The expression of several microRNAs, as determined by quantitative reverse-transcription PCR analysis (qRT-PCR), is altered in PDAC. Among others, miR-21, miR-10b, miR-155, miR-196a, miR-203, miR-210 and miR-221 levels are increased in PDAC by comparison with the normal pancreas, (1115) whereas miR-375 and miR-148 levels are decreased in PDAC.(12, 16) However, some of these studies did not take into account the fact that PDAC is highly desmoplastic, and that the pancreatic tumor mass may include variable amounts of inflammatory cells and mast cells, degenerating acinar cells, proliferating ductal cells, foci of acinar to ductal metaplasia (ADM) and/or pancreatic intraepithelial neoplasia (PanIN), as well as many cancer-associated fibroblasts and stellate cells.(17) It is important, therefore, to assess the spatial expression of miRNAs in PDAC tissue and to determine whether changes in expression of particular miRNAs are specific to the cancer cells, or involve other cell types in the pancreatic tumor mass.
We have previously reported on a highly sensitive fluorescence-based in situ hybridization (ISH) technique to assess miRNA expression within individual cells in formalin-fixed paraffin-embedded (FFPE) clinical specimens of solid tumors.(18) In the present study, we initially characterized by ISH the expression of miR-10b, miR-21, miR-155 miR-196a and miR-210 in 10 resected FFPE PDAC tissue samples and in three non-cacerous pancreatic tissues. Among these miRNAs, miR-10b was most frequently and consistently up-regulated in the cancer cells.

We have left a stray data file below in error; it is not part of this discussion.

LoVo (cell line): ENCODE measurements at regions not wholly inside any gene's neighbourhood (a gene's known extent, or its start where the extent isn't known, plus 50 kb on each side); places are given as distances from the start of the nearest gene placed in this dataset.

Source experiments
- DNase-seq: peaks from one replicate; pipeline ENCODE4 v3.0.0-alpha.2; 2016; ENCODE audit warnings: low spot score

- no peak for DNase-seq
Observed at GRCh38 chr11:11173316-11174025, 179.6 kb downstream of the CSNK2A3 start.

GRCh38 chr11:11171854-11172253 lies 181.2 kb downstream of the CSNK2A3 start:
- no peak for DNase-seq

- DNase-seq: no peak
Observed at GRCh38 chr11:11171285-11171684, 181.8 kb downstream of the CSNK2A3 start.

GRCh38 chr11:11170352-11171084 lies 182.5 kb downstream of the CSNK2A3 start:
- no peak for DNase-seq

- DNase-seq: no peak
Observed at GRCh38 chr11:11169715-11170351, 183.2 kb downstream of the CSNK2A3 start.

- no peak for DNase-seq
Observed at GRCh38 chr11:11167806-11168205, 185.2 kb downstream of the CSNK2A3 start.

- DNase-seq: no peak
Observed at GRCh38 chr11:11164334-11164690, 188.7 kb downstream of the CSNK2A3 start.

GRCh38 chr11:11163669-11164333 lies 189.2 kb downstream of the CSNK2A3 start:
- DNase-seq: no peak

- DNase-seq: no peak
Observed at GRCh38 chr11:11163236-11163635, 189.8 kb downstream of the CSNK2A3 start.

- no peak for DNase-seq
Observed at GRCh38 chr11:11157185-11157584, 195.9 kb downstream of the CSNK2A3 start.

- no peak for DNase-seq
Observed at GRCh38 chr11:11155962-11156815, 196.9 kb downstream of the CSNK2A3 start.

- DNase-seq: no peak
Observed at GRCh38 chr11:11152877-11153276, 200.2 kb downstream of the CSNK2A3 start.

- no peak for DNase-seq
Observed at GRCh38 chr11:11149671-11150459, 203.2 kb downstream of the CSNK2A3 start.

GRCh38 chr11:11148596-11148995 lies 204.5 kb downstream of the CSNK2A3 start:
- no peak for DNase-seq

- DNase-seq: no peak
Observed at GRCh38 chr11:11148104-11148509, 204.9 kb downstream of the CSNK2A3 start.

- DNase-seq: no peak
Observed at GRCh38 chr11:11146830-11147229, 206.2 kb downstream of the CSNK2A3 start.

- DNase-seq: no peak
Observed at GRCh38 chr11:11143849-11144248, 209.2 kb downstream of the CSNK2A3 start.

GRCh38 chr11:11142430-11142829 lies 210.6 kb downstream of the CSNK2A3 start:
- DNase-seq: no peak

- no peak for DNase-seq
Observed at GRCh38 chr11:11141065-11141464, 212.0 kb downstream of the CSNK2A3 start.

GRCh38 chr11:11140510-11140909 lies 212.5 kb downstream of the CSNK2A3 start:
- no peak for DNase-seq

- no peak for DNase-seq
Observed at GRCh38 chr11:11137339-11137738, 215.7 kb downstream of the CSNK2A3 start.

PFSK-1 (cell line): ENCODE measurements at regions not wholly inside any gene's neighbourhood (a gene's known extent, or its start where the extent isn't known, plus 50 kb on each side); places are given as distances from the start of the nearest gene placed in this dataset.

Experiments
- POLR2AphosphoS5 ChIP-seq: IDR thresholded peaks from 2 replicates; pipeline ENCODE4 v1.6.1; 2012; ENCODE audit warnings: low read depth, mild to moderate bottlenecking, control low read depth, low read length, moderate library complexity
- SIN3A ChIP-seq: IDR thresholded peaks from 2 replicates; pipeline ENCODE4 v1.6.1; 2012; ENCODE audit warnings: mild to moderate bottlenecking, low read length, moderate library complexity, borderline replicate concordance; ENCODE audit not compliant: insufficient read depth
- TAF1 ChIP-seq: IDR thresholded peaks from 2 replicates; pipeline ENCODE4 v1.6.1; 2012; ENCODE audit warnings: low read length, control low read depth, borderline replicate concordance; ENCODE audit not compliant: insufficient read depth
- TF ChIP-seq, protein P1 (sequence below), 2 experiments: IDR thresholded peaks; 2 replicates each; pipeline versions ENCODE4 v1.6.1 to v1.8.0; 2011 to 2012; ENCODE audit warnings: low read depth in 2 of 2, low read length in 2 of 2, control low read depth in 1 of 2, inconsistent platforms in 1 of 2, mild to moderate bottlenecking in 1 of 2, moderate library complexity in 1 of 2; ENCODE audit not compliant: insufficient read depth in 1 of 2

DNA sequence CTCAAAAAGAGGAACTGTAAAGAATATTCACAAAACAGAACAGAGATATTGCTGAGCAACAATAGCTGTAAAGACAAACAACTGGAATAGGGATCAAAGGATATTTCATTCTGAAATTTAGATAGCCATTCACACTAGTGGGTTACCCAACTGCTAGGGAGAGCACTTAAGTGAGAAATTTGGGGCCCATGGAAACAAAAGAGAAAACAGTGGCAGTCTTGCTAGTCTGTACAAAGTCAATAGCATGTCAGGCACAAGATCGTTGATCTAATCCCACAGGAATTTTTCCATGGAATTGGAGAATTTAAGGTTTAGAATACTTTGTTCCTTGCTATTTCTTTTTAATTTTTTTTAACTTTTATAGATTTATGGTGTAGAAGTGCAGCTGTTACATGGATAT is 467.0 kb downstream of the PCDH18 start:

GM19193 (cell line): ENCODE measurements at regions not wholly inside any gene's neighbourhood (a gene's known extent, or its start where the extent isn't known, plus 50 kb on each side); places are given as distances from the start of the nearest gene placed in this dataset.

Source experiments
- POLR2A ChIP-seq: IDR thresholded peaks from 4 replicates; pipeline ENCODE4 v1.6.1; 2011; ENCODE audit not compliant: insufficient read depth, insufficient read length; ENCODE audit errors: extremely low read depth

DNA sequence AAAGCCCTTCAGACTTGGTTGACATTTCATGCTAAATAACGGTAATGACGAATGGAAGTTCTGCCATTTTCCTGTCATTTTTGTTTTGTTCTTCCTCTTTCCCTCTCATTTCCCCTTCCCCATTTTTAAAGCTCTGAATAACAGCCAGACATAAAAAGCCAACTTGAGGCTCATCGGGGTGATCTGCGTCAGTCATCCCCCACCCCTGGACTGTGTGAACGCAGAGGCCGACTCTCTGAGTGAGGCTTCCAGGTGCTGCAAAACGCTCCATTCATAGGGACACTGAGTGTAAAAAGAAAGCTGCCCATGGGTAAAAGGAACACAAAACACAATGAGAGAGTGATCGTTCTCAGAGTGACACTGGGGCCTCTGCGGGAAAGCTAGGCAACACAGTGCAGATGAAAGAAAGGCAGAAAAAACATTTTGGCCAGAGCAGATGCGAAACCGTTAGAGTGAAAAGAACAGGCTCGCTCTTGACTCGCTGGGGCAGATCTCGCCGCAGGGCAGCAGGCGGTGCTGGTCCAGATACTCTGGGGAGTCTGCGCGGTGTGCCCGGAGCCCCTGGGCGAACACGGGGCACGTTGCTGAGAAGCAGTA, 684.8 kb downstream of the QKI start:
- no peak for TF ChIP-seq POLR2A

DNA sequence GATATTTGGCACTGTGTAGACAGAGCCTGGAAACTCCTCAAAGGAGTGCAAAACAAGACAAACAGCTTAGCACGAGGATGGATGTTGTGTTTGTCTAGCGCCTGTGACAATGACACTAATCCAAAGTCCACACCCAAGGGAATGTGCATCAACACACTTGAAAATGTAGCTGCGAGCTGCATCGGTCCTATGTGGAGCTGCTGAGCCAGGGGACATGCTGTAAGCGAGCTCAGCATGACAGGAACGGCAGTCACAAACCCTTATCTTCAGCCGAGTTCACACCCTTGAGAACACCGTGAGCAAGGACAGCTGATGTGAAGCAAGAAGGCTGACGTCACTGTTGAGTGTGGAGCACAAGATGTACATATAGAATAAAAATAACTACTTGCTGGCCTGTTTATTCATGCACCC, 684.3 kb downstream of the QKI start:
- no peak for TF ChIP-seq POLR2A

Previously, miR-10b has been reported to be expressed at high levels in metastatic breast cancer cell lines(19) and to promote the migration and invasion of esophageal cancer cells.(20) We reasoned, therefore, that characterization of miR-10b spatial expression by ISH in PDAC, in conjunction with our ability to assess miRNA expression specifically in the cancer cells (18), may yield clinically relevant information. Accordingly, we sought to determine whether miR-10b is differentially expressed between cancer cells and adjoining non-malignant cells in resected PDAC samples, whether its expression can be assessed by ISH in EUS-FNA samples, and whether its levels of expression in pancreatic cancer cells within the FNA samples could serve as a diagnostic and/or prognostic marker in PDAC, thereby potentially guiding therapeutic options. Evidence is provided for a strong positive correlation between increased miR-10b expression in the cancer cells and shorter time to metastasis, decreased overall patient survival and resistance to multimodality neoadjuvant chemotherapy and radiation. Thus, miR-10b could serve as a novel diagnostic and prognostic biomarker in PDAC, and as a tool for predicting response to therapy.